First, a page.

1. News
February 5, 2018

Unilever boss warns of post-Brexit return to WTO rules

Unilever CEO Paul Polman has warned that reversion to World Trade Organisation (WTO) rules following Brexit would be the “worst case scenario”.

By Pamela Kokoszka

Unilever CEO Paul Polman has warned that reversion to World Trade Organisation (WTO) rules following Brexit would be the “worst case scenario”.

With the company currently deciding whether to pick the UK or the Netherlands as the location of its sole corporate headquarters, Polman said that it would be a “real shame” for the UK to trade under WTO terms and the government needs to opt for “the best outcome for the UK and Europe”.

“In the end I hope that common sense prevails,” he added.

Unilever needs to decide whether to pick London or Rotterdam for its headquarters by the end of this quarter. This decision would mean that the company would keep its dual stock market listing and maintain both Dutch and UK corporate governance code, but its legal base would be simplified by not having to be registered, or hold shareholder meeting in two different countries.

While Polman insisted that “Brexit is not a factor” in the headquarter decision “for the next 30 to 50 years”, the tension around the UK’s withdrawal from the EU has resulted in the multinational review of the group’s headquarters becoming highly politicised.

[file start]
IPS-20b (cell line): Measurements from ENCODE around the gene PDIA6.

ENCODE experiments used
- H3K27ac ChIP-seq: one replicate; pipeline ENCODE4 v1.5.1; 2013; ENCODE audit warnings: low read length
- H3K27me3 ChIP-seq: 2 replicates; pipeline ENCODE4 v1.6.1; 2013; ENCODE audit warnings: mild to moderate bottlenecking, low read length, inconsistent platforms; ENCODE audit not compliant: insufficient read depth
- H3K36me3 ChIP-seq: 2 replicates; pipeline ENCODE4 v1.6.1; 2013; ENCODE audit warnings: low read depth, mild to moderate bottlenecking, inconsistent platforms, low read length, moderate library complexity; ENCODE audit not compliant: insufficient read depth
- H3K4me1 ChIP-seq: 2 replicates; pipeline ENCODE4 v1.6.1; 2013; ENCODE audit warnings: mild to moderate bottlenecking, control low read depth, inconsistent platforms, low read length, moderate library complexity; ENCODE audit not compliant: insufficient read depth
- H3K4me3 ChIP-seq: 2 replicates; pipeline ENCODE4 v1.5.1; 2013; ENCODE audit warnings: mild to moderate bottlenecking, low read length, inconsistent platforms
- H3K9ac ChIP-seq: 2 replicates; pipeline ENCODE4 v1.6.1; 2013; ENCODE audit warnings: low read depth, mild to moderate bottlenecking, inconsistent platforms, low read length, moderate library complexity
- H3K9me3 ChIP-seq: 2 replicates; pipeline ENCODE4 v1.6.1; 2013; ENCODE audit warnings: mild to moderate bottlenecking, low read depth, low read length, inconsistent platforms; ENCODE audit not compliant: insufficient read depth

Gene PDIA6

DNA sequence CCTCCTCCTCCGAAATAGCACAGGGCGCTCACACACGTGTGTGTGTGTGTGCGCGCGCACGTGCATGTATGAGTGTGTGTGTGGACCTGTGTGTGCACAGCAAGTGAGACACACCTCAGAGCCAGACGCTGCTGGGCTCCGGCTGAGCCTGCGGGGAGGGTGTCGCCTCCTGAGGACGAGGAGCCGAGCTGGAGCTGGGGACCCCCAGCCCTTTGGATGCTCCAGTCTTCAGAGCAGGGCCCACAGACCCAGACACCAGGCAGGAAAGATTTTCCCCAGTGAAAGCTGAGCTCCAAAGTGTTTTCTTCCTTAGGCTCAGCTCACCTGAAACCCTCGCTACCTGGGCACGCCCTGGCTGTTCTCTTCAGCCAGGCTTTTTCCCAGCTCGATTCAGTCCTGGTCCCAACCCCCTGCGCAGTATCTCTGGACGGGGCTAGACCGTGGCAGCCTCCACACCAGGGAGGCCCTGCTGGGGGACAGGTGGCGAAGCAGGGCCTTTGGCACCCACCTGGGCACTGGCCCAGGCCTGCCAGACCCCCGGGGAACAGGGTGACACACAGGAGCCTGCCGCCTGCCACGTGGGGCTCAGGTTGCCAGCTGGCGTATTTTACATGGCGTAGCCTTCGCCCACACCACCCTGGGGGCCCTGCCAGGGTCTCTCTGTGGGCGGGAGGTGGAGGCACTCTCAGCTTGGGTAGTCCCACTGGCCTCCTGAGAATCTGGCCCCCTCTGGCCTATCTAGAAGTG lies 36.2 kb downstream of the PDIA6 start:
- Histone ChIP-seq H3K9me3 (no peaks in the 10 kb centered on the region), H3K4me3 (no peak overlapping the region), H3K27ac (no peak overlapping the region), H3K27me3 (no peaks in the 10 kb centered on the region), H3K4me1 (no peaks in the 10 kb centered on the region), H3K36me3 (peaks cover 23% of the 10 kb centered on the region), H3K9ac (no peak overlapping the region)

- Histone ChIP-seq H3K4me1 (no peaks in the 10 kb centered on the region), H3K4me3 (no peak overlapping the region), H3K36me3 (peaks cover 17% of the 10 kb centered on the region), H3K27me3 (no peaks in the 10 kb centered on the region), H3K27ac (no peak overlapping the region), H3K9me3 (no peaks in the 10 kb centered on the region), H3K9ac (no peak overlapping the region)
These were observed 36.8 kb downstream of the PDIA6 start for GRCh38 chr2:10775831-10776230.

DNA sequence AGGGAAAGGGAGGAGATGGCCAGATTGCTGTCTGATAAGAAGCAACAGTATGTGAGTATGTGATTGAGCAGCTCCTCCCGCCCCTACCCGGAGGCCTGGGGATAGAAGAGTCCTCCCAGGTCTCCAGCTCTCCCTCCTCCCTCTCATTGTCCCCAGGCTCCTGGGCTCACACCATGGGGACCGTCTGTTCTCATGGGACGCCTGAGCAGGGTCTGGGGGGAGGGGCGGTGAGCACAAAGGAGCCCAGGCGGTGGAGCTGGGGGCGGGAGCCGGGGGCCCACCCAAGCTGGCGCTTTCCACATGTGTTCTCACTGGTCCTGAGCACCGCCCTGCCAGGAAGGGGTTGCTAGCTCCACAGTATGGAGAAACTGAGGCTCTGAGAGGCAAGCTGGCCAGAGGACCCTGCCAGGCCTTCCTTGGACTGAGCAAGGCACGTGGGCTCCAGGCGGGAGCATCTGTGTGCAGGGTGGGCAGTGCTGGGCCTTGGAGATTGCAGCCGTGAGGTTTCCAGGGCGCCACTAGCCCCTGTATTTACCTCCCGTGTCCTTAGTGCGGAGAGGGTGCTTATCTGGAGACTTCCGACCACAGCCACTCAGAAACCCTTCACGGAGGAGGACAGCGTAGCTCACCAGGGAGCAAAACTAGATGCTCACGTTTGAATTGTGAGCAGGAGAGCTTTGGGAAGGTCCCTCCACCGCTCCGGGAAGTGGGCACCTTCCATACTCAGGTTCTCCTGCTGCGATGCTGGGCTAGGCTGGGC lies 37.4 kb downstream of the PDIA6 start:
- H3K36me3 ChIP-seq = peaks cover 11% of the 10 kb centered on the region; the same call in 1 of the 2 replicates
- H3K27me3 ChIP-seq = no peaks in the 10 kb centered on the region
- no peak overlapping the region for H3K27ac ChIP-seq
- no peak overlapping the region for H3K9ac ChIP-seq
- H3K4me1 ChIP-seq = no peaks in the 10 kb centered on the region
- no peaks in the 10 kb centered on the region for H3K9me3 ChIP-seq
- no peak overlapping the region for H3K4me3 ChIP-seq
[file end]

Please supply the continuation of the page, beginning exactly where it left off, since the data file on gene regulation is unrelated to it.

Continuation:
A third of the goods Unilever makes in the UK are exported, which feeds into the company’s discussions with the Government about trade borders.

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Polman said that Unilever had held constructive discussions with the UK and Dutch governments about the best outcome for its review.

Last year the Dutch government proposed lowering the country’s corporation tax and scrapping dividend withholding tax. Commentators argued that Dutch move was a clear attempt to win over Unilever.

The company recorded an unexpected end-of-year sales increase of 4% in the fourth quarter of 2017 to take full year sales up by 3.1%.

Unilever’s total annual turnover grew by 1.9% to €53.7 billion, and a cost-cutting strategy has helped deliver savings of €2 billion.